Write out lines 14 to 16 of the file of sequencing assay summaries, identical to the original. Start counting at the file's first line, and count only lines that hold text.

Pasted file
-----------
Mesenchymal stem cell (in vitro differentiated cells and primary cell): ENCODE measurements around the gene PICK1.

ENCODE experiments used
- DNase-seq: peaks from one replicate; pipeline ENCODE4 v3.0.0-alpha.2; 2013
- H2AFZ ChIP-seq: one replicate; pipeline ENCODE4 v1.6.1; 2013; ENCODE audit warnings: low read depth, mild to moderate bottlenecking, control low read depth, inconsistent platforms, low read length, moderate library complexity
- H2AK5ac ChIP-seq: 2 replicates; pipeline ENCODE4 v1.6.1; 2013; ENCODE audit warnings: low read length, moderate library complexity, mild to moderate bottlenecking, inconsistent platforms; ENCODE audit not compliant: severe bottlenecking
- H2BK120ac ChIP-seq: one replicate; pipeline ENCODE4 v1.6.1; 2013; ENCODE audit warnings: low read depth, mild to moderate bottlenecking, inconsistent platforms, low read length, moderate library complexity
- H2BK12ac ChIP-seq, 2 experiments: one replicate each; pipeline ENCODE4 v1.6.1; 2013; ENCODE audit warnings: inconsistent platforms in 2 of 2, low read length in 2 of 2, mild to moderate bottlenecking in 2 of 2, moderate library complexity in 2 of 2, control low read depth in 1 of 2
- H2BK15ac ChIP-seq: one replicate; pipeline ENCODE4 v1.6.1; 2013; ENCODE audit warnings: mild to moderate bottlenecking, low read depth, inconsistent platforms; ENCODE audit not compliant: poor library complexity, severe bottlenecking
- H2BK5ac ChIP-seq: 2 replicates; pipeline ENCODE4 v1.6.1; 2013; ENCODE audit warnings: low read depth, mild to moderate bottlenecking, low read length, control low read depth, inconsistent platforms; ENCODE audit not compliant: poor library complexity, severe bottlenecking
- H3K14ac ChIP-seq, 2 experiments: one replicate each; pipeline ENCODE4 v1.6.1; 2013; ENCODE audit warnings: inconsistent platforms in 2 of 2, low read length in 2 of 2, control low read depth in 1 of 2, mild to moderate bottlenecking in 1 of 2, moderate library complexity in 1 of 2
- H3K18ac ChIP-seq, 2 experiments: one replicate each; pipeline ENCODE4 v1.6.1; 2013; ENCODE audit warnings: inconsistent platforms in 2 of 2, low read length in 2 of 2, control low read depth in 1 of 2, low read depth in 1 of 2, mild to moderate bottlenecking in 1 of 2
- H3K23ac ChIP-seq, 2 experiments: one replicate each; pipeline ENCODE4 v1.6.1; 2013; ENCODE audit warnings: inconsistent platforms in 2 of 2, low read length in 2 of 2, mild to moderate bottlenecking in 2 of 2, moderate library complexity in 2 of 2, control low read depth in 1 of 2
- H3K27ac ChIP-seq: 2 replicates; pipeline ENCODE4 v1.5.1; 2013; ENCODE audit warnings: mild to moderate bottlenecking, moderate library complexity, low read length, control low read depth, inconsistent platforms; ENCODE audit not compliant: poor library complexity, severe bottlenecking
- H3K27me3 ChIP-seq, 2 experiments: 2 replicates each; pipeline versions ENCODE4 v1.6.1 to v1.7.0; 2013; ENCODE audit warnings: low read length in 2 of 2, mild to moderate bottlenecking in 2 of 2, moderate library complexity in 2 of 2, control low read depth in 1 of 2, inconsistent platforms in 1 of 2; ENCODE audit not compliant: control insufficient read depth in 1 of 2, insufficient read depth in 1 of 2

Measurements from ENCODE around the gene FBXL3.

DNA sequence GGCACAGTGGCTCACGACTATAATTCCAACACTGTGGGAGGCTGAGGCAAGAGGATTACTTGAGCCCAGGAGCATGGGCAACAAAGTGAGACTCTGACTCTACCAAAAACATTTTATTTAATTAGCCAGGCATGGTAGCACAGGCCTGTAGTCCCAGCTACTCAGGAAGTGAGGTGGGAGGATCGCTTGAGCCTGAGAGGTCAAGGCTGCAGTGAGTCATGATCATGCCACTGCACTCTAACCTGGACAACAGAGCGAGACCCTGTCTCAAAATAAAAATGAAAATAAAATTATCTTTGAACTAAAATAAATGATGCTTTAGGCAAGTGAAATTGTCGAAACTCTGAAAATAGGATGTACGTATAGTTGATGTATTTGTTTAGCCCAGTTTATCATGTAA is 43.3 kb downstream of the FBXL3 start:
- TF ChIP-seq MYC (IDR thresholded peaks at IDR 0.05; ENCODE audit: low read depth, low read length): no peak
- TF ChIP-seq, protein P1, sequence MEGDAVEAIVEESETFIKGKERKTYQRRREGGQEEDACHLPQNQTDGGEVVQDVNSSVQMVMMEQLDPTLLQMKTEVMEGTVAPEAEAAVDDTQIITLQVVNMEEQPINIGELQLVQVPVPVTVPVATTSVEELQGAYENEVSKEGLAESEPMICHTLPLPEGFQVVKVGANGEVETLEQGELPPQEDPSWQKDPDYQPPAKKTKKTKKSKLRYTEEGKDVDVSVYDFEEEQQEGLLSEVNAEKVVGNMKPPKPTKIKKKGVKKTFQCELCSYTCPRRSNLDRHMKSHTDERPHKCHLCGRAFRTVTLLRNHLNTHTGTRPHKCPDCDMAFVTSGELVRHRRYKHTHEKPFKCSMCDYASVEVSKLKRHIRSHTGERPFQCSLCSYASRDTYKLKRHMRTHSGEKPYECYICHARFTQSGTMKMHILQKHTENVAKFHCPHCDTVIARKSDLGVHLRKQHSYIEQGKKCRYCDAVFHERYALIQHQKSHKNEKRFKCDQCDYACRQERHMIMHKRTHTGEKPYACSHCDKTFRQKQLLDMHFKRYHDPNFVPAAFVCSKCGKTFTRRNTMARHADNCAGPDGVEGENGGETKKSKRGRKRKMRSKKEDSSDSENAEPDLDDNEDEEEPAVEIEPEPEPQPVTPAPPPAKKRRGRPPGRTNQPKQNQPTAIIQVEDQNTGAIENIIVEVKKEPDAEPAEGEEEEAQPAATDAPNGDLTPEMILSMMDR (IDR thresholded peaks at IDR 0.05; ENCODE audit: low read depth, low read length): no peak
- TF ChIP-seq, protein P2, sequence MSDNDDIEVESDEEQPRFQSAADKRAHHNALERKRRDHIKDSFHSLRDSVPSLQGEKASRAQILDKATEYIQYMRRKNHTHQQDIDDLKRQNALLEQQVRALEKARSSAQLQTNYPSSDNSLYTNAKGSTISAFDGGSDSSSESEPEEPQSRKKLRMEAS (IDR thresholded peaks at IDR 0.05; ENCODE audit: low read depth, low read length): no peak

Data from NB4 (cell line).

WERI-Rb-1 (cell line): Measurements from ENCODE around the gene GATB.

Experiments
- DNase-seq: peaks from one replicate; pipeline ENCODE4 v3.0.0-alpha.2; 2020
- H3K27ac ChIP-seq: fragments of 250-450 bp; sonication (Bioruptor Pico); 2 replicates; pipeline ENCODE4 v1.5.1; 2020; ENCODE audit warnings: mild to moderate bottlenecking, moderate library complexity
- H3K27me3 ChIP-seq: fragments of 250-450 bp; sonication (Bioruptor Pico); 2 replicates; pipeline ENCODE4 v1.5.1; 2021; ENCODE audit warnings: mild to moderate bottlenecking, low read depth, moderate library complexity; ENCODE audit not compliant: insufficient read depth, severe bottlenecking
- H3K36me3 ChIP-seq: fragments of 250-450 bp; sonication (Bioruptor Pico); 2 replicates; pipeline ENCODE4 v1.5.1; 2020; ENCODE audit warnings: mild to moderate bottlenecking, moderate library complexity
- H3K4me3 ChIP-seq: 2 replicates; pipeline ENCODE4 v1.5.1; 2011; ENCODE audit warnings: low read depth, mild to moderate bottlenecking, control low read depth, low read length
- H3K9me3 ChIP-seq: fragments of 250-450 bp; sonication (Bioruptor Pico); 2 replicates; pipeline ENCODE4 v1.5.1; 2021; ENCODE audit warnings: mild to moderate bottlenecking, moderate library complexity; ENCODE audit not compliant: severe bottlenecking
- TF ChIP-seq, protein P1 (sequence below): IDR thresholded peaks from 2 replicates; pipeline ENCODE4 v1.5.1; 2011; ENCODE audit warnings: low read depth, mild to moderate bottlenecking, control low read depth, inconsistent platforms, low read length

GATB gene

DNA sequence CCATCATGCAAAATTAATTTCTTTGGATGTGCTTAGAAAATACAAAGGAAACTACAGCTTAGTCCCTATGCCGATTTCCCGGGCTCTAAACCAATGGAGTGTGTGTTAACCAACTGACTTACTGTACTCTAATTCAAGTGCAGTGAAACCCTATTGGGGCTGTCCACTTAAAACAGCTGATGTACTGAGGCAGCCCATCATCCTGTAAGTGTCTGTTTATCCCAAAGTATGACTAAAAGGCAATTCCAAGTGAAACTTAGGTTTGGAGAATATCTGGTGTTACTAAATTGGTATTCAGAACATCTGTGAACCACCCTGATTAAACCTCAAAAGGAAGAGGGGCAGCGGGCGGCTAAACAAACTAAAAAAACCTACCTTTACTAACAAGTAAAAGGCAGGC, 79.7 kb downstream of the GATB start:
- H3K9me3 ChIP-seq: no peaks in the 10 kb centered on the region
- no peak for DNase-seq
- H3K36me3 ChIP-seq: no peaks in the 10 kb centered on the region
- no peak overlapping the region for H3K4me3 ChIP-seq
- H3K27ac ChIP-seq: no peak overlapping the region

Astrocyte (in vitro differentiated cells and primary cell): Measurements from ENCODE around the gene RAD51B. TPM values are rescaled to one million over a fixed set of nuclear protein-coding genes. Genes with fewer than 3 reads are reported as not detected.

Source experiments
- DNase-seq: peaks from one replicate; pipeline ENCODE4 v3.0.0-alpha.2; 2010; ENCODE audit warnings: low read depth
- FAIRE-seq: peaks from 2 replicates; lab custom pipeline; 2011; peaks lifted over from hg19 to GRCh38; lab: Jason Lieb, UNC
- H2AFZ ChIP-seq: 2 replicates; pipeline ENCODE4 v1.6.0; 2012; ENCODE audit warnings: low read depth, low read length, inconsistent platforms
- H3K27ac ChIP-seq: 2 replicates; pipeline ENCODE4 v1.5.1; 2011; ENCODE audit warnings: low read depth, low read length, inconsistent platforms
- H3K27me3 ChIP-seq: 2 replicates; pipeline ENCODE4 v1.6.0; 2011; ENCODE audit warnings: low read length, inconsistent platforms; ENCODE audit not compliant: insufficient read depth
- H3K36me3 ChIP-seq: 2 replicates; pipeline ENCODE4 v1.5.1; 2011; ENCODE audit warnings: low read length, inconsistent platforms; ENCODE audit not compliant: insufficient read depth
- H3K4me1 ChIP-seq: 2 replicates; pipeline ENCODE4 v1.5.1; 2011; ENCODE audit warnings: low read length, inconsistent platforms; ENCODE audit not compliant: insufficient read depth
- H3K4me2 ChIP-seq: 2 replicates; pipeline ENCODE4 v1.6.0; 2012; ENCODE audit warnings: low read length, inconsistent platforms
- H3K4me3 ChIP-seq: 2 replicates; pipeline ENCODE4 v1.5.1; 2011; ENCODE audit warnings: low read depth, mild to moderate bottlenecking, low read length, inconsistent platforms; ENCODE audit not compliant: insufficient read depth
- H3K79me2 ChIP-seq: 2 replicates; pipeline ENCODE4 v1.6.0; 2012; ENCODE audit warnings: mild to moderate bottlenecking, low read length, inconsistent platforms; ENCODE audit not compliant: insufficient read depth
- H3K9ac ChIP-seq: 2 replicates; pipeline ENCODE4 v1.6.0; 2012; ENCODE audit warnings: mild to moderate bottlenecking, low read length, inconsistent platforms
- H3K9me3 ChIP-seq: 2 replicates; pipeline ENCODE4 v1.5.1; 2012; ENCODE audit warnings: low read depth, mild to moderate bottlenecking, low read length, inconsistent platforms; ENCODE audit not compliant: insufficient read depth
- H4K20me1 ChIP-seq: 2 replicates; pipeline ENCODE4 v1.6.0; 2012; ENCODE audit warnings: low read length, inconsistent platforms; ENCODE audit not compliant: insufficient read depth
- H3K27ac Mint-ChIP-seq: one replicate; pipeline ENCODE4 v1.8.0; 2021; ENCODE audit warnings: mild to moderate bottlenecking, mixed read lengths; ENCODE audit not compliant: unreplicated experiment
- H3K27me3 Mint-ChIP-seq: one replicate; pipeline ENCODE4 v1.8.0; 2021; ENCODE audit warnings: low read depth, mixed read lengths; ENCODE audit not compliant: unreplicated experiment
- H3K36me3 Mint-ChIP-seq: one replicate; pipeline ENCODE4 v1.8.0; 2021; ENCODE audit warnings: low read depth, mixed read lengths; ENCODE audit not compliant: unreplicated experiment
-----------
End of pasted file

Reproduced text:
- H3K27me3 ChIP-seq, 2 experiments: 2 replicates each; pipeline versions ENCODE4 v1.6.1 to v1.7.0; 2013; ENCODE audit warnings: low read length in 2 of 2, mild to moderate bottlenecking in 2 of 2, moderate library complexity in 2 of 2, control low read depth in 1 of 2, inconsistent platforms in 1 of 2; ENCODE audit not compliant: control insufficient read depth in 1 of 2, insufficient read depth in 1 of 2

Measurements from ENCODE around the gene FBXL3.

DNA sequence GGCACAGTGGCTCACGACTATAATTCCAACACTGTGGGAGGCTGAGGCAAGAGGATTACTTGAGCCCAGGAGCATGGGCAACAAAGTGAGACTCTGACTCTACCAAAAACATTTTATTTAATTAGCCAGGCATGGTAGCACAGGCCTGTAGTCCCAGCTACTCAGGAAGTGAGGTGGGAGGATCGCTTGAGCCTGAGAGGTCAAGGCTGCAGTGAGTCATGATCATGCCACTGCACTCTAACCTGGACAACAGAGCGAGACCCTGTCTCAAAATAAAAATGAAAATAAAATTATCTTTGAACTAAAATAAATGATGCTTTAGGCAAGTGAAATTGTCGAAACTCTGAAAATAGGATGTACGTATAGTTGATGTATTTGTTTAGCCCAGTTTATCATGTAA is 43.3 kb downstream of the FBXL3 start: